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Art History

Recent Stories

Portrait of Ashley Cope.

Museum Momentum: Fusing Intersectional Feminism and Art History

Attracted by the Department of Art History and the amount of opportunities to work in museums, Ashley Cope transferred to the University of Minnesota Twin Cities. Double majoring in gender women sexuality studies and art history, Cope is combining her passions to explore intersectionality within art history and how they influence one another and engage the community.
Nikki Otten posing for a picture

Searching for The Unseen: How Research and Curatorial Work Come Together

PhD candidate Nikki Otten studies nineteenth-century French printmaking, a medium that offers a window into a society marked by emerging technologies and by the ideas that flow from new inventions. She examines how artists “used images from the microscope to think about other things that scared them, like changes in society,” including shifts in the role of religion, the spread of feminism, and ideas about mental illness.
Catherine Asher sitting in front of bookcases

Trailblazing a New Discipline

Professor Catherine Asher is one of the first scholars to study the Islamic influence in South Asian art and architecture. Asher has spent nearly four decades performing extensive travels around northern India and across the world conducting research. She retired this May and, just as with her research trips, she is kept herself busy until the end.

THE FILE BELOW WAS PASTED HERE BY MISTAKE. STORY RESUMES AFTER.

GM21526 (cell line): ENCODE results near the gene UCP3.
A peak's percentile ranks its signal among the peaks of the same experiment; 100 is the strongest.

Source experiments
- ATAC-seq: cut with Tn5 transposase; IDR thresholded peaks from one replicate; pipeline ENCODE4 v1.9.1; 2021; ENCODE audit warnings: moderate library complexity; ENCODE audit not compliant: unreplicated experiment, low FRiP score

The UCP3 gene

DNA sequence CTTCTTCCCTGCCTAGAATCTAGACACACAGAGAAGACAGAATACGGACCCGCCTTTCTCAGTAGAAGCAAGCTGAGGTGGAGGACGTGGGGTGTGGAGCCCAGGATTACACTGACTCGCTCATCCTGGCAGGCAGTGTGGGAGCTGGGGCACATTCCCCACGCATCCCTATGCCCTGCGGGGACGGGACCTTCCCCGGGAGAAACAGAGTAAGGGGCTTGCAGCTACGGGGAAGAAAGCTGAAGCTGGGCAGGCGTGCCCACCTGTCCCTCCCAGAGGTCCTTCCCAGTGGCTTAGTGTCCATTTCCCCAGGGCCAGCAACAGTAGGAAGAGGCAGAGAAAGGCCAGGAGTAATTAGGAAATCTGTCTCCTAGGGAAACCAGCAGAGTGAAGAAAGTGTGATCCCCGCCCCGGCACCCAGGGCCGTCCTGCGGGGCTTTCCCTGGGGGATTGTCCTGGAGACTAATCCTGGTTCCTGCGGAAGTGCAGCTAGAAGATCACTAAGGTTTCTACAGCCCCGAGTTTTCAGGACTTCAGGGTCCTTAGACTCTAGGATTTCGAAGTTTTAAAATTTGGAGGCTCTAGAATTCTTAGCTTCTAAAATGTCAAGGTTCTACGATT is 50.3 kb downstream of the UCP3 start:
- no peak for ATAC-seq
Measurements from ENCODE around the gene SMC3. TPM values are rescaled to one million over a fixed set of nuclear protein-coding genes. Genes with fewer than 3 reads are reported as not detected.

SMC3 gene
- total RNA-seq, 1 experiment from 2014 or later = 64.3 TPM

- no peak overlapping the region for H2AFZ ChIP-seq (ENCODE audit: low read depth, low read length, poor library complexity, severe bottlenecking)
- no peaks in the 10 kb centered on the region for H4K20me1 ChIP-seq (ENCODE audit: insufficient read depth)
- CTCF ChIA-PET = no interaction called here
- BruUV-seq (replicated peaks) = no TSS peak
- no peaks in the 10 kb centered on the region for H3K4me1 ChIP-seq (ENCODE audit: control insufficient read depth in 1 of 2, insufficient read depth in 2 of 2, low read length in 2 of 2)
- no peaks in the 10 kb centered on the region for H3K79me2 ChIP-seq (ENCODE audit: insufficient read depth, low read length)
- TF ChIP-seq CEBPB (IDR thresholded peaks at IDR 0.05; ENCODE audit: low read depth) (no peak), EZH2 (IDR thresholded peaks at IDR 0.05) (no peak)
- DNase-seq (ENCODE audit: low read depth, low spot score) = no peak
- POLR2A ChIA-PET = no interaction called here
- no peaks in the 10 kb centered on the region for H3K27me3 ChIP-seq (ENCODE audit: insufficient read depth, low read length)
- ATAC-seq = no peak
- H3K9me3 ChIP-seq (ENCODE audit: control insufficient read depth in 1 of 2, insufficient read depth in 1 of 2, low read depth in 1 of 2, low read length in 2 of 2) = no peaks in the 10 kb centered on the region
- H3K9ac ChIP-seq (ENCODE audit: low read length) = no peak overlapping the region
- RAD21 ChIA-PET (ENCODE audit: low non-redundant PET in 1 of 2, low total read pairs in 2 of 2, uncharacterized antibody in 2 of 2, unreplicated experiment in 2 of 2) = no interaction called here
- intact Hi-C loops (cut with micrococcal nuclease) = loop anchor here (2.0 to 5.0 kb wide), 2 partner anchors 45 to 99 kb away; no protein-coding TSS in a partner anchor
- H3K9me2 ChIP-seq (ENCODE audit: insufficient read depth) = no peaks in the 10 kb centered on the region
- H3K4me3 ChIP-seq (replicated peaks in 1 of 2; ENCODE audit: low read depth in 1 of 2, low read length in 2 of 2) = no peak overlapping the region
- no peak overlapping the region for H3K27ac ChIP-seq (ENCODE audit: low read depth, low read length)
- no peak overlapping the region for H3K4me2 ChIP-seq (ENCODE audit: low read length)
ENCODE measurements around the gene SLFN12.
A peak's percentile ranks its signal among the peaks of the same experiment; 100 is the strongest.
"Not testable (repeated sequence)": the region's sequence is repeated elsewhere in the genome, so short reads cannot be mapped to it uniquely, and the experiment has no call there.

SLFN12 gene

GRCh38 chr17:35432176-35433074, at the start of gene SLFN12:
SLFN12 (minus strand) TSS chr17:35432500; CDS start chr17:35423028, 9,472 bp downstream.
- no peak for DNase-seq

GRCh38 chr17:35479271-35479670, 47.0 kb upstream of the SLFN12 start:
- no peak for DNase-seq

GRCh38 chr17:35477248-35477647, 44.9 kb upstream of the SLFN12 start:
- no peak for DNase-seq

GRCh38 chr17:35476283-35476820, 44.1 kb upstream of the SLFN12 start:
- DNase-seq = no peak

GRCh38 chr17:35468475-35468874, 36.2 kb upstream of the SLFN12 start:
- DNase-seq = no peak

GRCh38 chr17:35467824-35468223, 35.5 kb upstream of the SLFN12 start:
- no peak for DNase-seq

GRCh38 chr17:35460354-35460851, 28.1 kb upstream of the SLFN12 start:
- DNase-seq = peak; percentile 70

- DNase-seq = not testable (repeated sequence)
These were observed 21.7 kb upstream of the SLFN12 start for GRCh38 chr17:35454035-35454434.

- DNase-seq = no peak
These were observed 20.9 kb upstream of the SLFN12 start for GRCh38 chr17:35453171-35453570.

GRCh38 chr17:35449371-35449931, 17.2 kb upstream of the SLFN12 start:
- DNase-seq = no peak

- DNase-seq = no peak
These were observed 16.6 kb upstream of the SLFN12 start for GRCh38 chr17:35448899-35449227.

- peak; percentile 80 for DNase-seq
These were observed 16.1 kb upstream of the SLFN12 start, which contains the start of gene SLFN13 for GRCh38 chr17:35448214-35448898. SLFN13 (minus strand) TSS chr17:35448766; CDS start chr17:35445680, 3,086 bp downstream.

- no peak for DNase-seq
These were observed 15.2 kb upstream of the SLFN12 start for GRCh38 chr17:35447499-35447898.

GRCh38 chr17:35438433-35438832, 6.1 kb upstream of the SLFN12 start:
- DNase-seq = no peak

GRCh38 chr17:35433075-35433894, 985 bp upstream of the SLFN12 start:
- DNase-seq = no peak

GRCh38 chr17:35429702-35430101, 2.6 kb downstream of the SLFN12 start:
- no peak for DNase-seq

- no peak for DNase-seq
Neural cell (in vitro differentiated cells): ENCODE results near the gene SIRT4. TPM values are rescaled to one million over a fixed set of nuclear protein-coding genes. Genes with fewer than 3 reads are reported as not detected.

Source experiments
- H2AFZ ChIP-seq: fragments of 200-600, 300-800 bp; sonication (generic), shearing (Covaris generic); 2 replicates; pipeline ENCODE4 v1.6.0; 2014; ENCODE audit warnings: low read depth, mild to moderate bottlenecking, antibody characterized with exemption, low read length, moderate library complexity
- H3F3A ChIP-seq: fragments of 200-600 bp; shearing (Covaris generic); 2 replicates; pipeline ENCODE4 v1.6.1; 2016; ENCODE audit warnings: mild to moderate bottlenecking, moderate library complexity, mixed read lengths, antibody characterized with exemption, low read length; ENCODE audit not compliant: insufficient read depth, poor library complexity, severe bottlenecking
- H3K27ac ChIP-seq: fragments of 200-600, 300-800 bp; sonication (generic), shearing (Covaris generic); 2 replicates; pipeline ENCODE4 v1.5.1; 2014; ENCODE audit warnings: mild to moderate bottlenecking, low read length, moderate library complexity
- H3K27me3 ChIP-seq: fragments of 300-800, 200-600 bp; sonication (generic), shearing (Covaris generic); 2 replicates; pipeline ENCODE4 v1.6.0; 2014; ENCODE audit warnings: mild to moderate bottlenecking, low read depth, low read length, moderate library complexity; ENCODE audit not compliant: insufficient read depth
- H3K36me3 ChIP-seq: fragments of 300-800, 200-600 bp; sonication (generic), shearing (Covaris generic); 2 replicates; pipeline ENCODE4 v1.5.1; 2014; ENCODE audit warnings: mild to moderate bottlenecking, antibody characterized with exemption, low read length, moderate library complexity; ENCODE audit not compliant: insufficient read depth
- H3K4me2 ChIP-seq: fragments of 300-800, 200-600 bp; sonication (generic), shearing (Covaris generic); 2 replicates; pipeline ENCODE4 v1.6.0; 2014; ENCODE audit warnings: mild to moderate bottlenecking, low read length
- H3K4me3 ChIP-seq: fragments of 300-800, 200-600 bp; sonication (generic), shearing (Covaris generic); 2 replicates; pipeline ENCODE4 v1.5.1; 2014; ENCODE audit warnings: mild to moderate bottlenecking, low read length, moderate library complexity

Photograph of the Weisman Art Museum

Beautiful Complexity

Undergraduate student Lorri Todd was challenged with the task of analyzing artist Yasumasa Morimura’s Ambiguous Beauty, an object that had not previously received scholarly analysis. Todd tackled her senior project with impressive motivation and was awarded the department’s senior project prize, but the process wasn’t always easy.
Photograph of professor Michael Gaudio

Art and Science in the Netherlands: A Global Seminar

“Disciplinary divisions are very modern,” says Professor Michael Gaudio. He and colleague J.B. Shank have changed the landscape of graduate seminars by introducing a collaborative, cross-cultural seminar to graduate students at the University of Minnesota and in Utrecht, Netherlands. Through travel and collaboration, they challenge students to transcend the boundaries of academic discipline and culture.